Pence stellar in VP debate

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  • Democratic Vice Presidential nominee Tim Kaine speaks during the 2016 US Vice President Debate on Tuesday.

  • Republican vice presidential nominee Mike Pence speaks during the 2016 US Vice Presidential Debate on Tuesday.

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KYLE DAY, Opinion Columnist

As a political junkie, I’m all but obligated to pay attention to the things other Americans don’t. One of these is the vice presidential debate from last Tuesday night, to which I was looking forward with greater interest than the presidential debate last week.

My anticipation was not rewarded as I would have liked, for while the last debate devolved into a hot mess in which neither Trump nor Clinton walked away looking great, here Mike Pence emerged as the absurdly clear victor over Tim Kaine.

You should understand where this assessment comes from. I did like Governor Pence and appreciated much of what he has done and worked for both in the Congress and in his home state. But as a #NeverTrump conservative, my opinion of Pence has lower rather significantly since last summer. I still consider his agreement to serve as Trump’s vice president as something akin to a Faustian bargain.

Were I in Pence’s shoes, I likely would have taken the request to serve as vice president to be an invitation to participate in the radical transformation of the GOP, the severe damaging of the conservative movement and the weakening of America by means of leadership (if you can call it that) from an inexperienced, overconfident populist, and told Trump to go to hell instead.

Yet the facts of Tuesday night force me to applaud Pence, who was overwhelmingly respectful, deliberate and on-topic throughout the event. I was almost mesmerized by his ability to be precise and polished, even somewhat calculated, while still coming across as warm and personable. He likely changed no one’s opinion of Trump himself, but he arguably succeeded in rehabilitating his campaign and giving undecided voters a reason to not say “no” to Trump just yet.

Senator Kaine, however, ended up sounding like Trump. I would go so far as to call his debate performance “Trump-lite.” Pence did interrupt Kaine occasionally, but his interruption was at least dominated by making light jabs and single-sentence mockery some of Kaine’s more obviously absurd points.

In contrast, Kaine’s interruption was employed overwhelmingly to take over the conversation, to steamroll Pence during his speaking time and attempting to force Pence to directly address some of Trump’s more controversial commentary. At one point, Kaine even chided, “You can’t defend any of it!” with a rhythm, tone and ego like those of a twelve-year-old in his or her first middle school practice debate. More than most others, that point in the debate opened Kaine up to the charge of blending the worst tactics of Donald Trump and Saul Alinsky.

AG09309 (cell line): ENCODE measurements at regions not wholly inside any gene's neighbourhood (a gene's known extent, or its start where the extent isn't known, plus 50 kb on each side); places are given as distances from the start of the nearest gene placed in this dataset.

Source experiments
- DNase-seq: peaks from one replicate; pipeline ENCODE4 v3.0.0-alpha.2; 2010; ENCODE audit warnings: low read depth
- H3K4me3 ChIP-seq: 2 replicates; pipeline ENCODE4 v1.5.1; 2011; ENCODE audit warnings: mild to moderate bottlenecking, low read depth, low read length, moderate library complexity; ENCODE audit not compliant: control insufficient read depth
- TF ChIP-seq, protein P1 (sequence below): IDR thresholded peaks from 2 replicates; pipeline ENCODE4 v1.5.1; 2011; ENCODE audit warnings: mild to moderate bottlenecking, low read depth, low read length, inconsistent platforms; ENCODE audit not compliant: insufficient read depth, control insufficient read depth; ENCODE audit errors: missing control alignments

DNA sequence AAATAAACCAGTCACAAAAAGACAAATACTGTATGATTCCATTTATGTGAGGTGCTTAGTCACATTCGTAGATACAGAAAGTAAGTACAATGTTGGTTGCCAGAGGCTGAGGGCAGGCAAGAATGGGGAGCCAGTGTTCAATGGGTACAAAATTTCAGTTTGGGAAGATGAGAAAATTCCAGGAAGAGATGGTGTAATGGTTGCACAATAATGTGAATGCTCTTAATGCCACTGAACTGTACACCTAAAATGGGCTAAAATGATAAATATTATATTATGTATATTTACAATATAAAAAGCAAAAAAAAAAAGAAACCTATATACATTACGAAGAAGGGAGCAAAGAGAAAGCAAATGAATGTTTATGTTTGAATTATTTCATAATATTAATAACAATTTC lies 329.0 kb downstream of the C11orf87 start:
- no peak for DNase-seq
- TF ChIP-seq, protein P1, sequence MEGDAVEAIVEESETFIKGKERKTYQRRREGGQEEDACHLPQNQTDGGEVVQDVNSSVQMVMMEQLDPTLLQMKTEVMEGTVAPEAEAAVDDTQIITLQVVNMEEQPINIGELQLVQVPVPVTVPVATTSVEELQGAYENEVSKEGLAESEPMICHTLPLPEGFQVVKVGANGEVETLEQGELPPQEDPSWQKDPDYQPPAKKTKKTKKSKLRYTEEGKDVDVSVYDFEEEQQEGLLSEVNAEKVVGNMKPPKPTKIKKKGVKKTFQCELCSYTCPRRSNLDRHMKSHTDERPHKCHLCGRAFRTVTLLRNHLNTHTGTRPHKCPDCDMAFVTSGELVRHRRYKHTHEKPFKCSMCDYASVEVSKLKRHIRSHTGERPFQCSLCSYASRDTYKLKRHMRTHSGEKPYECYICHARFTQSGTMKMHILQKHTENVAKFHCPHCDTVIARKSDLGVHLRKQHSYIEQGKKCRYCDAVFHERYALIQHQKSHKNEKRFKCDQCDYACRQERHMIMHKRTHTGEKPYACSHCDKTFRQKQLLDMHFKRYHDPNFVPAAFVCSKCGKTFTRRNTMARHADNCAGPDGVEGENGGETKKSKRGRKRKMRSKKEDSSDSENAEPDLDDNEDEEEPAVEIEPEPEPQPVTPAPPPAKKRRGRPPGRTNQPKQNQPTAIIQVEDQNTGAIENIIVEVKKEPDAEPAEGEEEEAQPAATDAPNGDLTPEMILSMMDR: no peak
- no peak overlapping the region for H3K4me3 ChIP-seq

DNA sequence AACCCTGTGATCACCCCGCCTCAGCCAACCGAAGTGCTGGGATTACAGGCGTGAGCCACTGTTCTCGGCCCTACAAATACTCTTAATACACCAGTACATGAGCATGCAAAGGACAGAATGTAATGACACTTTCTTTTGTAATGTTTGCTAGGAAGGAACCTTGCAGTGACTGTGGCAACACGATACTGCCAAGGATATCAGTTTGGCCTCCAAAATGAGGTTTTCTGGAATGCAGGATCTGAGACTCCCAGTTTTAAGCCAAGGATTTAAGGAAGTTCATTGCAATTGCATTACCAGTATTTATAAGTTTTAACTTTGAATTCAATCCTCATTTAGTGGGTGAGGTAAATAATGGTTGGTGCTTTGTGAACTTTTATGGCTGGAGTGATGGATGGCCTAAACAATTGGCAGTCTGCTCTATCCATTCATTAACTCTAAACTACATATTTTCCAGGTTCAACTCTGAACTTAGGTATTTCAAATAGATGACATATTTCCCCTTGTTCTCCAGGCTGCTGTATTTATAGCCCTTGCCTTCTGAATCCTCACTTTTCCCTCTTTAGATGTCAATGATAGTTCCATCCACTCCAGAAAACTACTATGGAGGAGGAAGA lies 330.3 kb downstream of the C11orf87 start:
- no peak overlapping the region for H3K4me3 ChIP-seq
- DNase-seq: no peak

To his credit, getting Pence to directly address Trump’s comments was not a terrible strategy. If you can get your opponent to defend the indefensible, you’re doing well. But Kaine should have known that Pence, unlike Trump, has a near-superhuman ability to stay on message. Messaging for the GOP was even one of the great tasks to which Pence set himself during his time in Congress.

Essentially, Kaine targeted the Trump-Pence campaign where they were weakest, but did so in a way that practically catered to Pence’s greatest strengths. Kaine must have had little on which to fall back, because he kept up this strategy all throughout the night, no matter how often it failed. And in keeping it up, Kaine came across as a petulant, self-righteous, second-rate bully (in other words, Trump-lite).

As a voter discouraged by the whole course of this election cycle, I was hoping for a kind of second-chance with this debate, in which a real contest of ideas could take place between two ostensibly respectable representatives. Only one of the two men on that stage seemed genuinely interested in such an event.

Vice-presidential debates rarely have any substantial impact on the course of a US presidential election, so this debate is likely to fall into that history (although, almost nothing about this election has been common to recent history).

It certainly hasn’t shaken me from my #NeverTrump stance. It has, however, reassured me that, with Pence as an active, involved VP, a Trump White House may not quite be the apocalypse that many on all sides of our political spectrum have made it out to be.